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Revista Española de Enfermedades Digestivas

Print version ISSN 1130-0108

Rev. esp. enferm. dig. vol.110 n.4 Madrid Apr. 2018

http://dx.doi.org/10.17235/reed.2017.5103/2017 

CASE REPORTS

Spontaneous hepatic rupture in a bodybuilder: a case report and review of the literature

Pietro Mascagni1  , Fabio Melandro1  , Zoe Larghi-Laureiro1  , Gianluca Mennini1  , Massimo Rossi1 

1Department of General and Specialistic Surgery "Paride Stefanini". Azienda Ospedaliera Universitaria Policlinico Umberto I. Rome, Italy

ABSTRACT

This article is the first description of a spontaneous hepatic rupture in a young bodybuilder with a history of clenbuterol and ephedrine alkaloid use.

The patient presented with a sudden mid-epigastric pain and vomiting. Hemoglobin levels decreased a few hours later and a computed tomography scan was performed which revealed a rupture of the right liver capsule and hemoperitoneum. Two attempts at transarterial embolization did not control the bleeding and a right hemihepatectomy was performed. The pathological report identified a hepatic adenoma, a capsular tear and diffuse peliosis hepatis. The patient was discharged in a good condition after eleven days.

Spontaneous hepatic ruptures are rare and life-threatening and are usually described in association with tumors, connective tissue diseases and gestosis. This article is a review of the available literature with regard to this condition, with a focus on its relation to peliosis hepatis and banned substance used by body image fanatics.

The present case highlights the challenging diagnosis of this potentially fatal liver complication in a healthy appearing male, the risk associated with the online trade of performance enhancing drugs and its relation with peliosis hepatis.

Key words:  Hemoperitoneum; Peliosis hepatis. Hepatocellular adenoma; Liver neoplasms; Hepatectomy; Performance-enhancing substances; Anabolic steroids; Chronic drug-induced liver injury

INTRODUCTION

Spontaneous hepatic rupture was first described in 1844 by Abercrombie J. 1 and nowadays remains a rare condition associated with a high mortality rate and without standardized treatment 2. The condition results from a breach in the hepatic parenchyma that occurs without an external cause. It is an acute surgical emergency and often presents with non-specific signs and symptoms that require an early diagnosis and multidisciplinary management 3. Dietary supplements and anabolic androgenic steroids (AAS) are commonly used by bodybuilders to enhance physique and improve performance levels. This has resulted in an increasingly common source of drug-induced liver injury 4. We report the case of a spontaneous hepatic rupture and life-threatening hemorrhage in a young bodybuilder with a history of clenbuterol and ephedrine alkaloids use.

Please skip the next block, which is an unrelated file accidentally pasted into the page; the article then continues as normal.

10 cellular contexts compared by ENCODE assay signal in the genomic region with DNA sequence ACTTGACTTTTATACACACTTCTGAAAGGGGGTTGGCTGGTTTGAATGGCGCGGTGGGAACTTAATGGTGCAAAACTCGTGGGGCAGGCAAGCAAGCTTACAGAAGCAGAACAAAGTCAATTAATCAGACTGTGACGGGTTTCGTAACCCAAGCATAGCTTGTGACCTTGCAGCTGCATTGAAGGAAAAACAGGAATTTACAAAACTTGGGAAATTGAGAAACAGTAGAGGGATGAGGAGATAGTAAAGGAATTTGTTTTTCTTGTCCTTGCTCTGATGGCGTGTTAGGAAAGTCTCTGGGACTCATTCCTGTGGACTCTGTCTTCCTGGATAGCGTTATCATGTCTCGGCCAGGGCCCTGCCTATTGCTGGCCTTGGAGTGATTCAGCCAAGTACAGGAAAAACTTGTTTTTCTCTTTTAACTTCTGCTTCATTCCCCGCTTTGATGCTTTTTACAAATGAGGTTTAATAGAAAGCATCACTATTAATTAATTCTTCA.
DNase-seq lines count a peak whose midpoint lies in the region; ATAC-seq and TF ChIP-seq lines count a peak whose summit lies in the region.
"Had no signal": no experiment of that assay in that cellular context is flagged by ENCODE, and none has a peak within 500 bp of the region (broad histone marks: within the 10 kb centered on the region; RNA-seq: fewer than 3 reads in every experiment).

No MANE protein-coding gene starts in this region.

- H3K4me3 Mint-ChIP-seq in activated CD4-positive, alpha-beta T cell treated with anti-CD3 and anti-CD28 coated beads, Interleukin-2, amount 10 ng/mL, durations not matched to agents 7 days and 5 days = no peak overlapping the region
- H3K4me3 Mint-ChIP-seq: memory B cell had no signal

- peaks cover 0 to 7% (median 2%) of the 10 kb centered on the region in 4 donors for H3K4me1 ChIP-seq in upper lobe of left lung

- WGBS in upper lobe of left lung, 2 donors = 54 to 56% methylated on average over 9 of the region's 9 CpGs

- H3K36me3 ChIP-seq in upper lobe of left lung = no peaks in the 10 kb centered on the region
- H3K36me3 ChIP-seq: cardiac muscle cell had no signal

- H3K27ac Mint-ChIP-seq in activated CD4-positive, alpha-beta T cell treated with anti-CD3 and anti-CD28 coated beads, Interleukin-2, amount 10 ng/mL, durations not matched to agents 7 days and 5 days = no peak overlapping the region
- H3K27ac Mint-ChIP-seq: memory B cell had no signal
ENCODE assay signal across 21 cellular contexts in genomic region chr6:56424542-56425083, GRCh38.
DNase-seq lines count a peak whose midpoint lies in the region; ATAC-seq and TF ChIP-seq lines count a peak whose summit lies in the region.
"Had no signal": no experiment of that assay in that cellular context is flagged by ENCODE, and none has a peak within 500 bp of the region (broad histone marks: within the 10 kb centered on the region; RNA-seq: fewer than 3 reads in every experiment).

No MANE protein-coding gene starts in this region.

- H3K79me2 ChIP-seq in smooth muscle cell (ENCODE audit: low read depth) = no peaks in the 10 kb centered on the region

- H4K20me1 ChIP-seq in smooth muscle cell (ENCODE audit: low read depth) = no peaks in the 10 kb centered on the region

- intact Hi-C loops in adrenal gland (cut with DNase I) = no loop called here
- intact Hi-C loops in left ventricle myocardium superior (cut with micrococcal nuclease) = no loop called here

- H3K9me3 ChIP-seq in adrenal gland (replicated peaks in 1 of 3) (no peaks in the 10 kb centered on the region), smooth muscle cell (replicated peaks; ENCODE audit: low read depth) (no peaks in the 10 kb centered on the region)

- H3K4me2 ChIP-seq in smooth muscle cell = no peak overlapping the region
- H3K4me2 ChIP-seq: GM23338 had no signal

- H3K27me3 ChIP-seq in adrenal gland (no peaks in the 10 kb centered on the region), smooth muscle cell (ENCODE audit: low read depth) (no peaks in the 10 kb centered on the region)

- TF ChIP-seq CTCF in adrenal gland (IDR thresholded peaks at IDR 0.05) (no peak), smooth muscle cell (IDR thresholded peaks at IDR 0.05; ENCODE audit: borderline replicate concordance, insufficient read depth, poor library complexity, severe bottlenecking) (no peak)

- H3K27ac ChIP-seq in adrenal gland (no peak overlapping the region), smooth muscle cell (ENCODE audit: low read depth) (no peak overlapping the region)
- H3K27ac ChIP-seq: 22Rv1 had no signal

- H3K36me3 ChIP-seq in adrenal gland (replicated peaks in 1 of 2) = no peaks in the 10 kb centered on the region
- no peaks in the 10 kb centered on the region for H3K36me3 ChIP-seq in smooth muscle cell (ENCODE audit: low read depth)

CASE REPORT

A 32-year-old man presented to the Emergency Department with sudden mid-epigastric pain and vomiting in absence of any recent history of trauma. The patient was a metalworker and competitive bodybuilder. He was on a hyperproteic diet and reported the use of a combination of clenbuterol and ephedrine alkaloids that were purchased on the internet. Physical examination identified mid-epigastric tenderness and tender hepatomegaly. Blood tests showed bilirubin levels of 0.8 mg/dl, ALT of 477 U/l and AST of 437 U/l. Hematocrit was of 41.2% and hemoglobin of 13.1 g/dl. From a clinical perspective, the patient was hemodynamically stable and well oriented. Three hours later he developed tachycardia, hypotension and became oliguric. The hemoglobin level dropped to 9.8 g/dl. Hemorrhagic shock was suspected and a contrast-enhanced abdomino-pelvic computed tomography (CT) was performed. CT scan showed perihepatic, perisplenic and pelvic free fluid, a fracture of the right liver capsule and multiple heterogeneous appearing masses in the right hepatic hemiliver, the largest of which measured 87 mm in diameter (Fig. 1). The patient was resuscitated and stabilized in the Emergency Department and transferred to the third-level hepatobiliary and pancreatic surgery unit. Two consecutive transarterial embolizations of the posterior and anterior branches of the right hepatic artery were attempted and three units of packed red blood cells were transfused. The patient was subsequently hemodynamically stable.